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RESEARCH INTERESTS

Noble gas distributions in olivine

Noble gas isotopic ratios are one of the few tools we have to study the deep mantle. Finding these rare gases, however, can be difficult. I am developing techniques to better identify noble gas-bearing samples by scanning mineral grains (such as the one pictured here; ~ 3 mm in diameter) with X-ray computed tomography. The black inclusions are spinel.

Radiogenic heat production

Crustal processes at granulite facies conditions and hotter remain enigmatic because melting and deformation commonly obfuscate the geologic record. I combine geochronology and mineral geochemistry of accessory phases (zircon, monazite, rutile, etc.) to understand extreme heating events. My research in Madagascar indicates that the radioactive decay of thorium can be a major source of heat during collisional tectonic events.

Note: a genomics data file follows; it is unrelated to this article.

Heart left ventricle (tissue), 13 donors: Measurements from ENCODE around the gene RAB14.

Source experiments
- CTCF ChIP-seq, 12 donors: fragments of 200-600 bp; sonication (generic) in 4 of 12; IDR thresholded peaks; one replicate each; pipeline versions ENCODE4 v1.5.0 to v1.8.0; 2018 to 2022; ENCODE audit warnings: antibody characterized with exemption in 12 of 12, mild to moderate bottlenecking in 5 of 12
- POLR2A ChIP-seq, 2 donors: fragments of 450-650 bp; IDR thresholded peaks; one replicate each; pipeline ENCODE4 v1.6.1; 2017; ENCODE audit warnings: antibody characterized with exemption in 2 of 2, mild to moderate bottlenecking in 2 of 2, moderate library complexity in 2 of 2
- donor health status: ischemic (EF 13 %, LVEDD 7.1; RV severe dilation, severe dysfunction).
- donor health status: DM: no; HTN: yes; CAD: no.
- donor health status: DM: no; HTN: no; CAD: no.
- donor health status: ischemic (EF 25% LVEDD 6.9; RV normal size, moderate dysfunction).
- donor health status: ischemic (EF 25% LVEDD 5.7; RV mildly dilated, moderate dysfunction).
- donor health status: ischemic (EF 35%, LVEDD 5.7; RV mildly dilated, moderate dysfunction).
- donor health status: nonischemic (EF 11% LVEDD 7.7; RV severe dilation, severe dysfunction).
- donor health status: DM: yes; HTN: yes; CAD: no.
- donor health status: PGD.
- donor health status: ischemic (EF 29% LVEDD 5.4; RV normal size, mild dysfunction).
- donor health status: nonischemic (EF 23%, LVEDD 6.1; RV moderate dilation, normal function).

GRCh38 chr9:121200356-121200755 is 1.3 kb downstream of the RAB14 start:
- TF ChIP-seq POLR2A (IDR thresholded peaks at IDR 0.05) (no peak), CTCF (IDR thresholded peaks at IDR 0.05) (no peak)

Phosphorus fluxes to the ocean from igneous rocks

 The rate of phosphorus---a biolimiting nutrient on geologic time scales---delivery to the oceans is linked to tectonic processes. My research suggests that extensive flood basalts that erupted in the Neoproterozoic were a fertile source of phosphorus that could have increased primary productivity in the oceans and destabilized global climate.

Himalaya gneiss dome formation

Locallized extension in the upper crust allows partially-melted middle crust to upwell, forming Himalayan gneiss domes tens of kilometers across. My research on Gianbul gneiss dome in northern India sheds light the role of partial-melting in the Himalayan orogen.